Daina Trout spent months brainstorming about the right product for the business that she, her husband Justin Trout and best friend Vanessa Dew wanted to launch. Their liquid sustenance during those all-night sessions was kombucha tea, a fermented effervescent drink that Daina had been brewing at home for a decade. And then it finally hit them: "We'd been guzzling the answer all along," she said.
At the end of 2012, the trio, after a brief time selling in their local Los Angeles farmers' markets, officially launched Health-Ade Kombucha, now sold in several regions of Whole Foods Market, at amazonfresh.com and at Fairway, a Northeast supermarket chain. With nine flavors—including original, ginger-lemon, carrot, and seasonal offerings like pomegranate and California grape—they project their 2014 revenues to be in the low-to-mid seven figures, quadruple their numbers in 2013.
Not bad for a beverage that's made from brewed tea, sugar and a hip-sounding starter culture called a scoby (short for "symbiotic culture of bacteria and yeast.". Whether it's because of consumers' increased interest in digestive health—kombucha has gut-enhancing probiotic properties—or their overall fascination with yet another product tied to physical well-being, sales of kombucha are off the charts.
As a subset in the category of functional beverages—non-alcoholic drinks that contain vitamins, amino acids or other nutrients with health-promoting benefits—kombucha saw 29 percent combined growth across all channels from February 2013 to February 2014, according to market research firm SPINS. For this period, total scanned sales were $122.7 million. A 16-ounce bottle typically costs between $3 and $4, with prices higher in certain markets.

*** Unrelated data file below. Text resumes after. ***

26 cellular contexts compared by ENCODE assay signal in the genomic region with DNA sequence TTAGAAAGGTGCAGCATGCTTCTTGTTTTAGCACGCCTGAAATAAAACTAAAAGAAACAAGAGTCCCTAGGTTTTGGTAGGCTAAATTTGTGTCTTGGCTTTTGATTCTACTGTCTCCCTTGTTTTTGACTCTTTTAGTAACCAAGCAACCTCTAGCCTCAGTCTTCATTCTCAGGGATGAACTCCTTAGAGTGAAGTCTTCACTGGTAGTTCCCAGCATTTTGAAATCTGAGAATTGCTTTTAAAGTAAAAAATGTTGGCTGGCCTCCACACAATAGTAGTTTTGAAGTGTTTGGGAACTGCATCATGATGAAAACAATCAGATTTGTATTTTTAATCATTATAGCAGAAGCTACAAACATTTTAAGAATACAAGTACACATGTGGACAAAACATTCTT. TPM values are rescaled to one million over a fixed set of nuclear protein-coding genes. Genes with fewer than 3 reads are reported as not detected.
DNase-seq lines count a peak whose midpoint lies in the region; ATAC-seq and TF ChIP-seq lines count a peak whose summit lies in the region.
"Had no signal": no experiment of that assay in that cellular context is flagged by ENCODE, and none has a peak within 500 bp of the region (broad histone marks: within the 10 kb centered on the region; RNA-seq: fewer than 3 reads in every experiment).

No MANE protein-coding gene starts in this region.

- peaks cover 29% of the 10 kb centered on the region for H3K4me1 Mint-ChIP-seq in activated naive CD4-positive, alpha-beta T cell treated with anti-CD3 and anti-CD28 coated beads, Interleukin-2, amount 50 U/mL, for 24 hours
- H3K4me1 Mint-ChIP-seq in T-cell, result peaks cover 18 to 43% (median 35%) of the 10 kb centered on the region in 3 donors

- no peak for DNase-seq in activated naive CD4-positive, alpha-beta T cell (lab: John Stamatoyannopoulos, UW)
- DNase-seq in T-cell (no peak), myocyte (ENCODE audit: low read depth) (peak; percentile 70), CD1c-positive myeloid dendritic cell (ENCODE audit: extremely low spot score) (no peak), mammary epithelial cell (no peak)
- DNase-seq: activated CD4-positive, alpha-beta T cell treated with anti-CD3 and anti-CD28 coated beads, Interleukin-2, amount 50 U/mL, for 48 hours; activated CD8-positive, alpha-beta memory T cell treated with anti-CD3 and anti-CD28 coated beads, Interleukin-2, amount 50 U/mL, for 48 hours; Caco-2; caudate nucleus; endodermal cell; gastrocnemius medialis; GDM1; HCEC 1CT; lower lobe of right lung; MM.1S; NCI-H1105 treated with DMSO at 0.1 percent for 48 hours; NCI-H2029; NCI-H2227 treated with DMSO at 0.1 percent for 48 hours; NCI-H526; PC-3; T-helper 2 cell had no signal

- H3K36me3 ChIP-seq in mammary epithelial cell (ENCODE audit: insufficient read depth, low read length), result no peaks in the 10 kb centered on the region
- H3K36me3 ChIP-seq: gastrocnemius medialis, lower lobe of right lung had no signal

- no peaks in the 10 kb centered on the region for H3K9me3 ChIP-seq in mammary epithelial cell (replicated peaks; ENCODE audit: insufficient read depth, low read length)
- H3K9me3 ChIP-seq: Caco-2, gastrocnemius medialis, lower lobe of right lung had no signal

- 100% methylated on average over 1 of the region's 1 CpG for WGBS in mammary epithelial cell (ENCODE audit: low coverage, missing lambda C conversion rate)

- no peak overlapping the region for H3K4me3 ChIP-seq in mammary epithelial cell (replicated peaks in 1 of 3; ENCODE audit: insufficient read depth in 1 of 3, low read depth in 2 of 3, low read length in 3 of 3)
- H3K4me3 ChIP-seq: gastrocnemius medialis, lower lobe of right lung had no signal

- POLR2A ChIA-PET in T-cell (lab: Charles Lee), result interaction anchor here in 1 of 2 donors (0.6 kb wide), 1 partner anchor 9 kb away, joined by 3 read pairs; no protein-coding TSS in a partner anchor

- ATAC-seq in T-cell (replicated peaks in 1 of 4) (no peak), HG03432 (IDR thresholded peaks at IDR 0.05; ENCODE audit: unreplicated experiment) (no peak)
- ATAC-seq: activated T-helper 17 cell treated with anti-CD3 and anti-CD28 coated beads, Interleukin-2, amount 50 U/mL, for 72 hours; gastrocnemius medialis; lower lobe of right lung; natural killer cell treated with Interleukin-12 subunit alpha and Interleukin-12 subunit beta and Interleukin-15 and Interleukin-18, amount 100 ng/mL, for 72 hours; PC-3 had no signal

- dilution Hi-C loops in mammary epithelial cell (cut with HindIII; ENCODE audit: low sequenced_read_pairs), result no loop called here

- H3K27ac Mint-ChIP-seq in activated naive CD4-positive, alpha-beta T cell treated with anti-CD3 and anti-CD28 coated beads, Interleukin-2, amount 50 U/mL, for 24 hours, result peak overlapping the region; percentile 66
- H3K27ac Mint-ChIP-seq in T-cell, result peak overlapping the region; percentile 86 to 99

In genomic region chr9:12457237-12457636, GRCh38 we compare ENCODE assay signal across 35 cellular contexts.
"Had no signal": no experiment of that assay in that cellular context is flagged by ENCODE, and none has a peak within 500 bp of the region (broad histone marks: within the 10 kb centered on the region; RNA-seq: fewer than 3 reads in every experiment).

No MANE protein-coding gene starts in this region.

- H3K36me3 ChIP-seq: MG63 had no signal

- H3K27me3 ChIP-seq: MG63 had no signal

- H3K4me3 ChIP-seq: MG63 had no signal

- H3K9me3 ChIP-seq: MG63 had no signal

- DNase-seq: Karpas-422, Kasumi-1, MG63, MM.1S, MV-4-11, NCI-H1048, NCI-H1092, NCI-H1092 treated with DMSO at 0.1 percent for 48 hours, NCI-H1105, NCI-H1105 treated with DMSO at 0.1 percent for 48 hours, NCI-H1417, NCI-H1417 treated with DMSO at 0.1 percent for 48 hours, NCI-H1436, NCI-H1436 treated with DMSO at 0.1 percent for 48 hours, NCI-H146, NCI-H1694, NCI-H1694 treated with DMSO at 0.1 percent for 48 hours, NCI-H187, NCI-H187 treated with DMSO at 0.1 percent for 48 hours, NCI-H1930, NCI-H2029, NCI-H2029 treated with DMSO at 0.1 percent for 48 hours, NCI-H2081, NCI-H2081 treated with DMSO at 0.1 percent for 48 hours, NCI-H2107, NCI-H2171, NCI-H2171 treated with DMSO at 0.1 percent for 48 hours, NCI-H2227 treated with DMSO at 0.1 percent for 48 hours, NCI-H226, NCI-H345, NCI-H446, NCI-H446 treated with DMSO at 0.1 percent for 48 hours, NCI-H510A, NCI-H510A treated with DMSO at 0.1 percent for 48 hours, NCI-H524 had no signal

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"With beverages, even 10 percent annual growth is eye-opening, so nearly 30 percent sales growth is a highly robust rate that we don't expect to slow down anytime soon," said Hannah Crum, who, along with Alex LaGory, are the co-founders and owners of Kombucha Kamp, based in Beverly Hills, which sells equipment and ingredients to home brewers and commercial entities.
"We see kombucha as being a $500 million industry in 2015," said Crum, who also consults to the industry. Early this year the pair launched Kombucha Brewers International (KBI), an organization with a global membership of nearly 50 producers, including Trout's Health-Ade.
Not surprisingly, Whole Foods Market hopped onto the kombucha bandwagon early. "Depending on the store, kombucha now occupies about one-third of our refrigerated functional-beverage shelf space," said Errol Schweizer, executive global grocery coordinator for Whole Foods Market. "We haven't seen our kombucha limit yet, and our regional buyers are very open to evaluating new offerings." In addition to more established national kombucha brands, the company also sells about two dozen locally produced kombucha teas at many of their 371 retail stores around the country.
In fact, said Schweizer, Whole Foods' growth in the category is tied to these small producers, like Buddha's Brew Kombucha from Austin, Texas; Brew Dr. Kombucha from Portland, Oregon; and Luna Kombucha from Columbus, Ohio. He believes it's precisely the producers' awareness of growing competition that has led to the bulk of kombucha innovation, including the use of creative and fair-trade ingredients and experimentation with unusual flavor profiles. "These new brands really want to distinguish themselves," he said.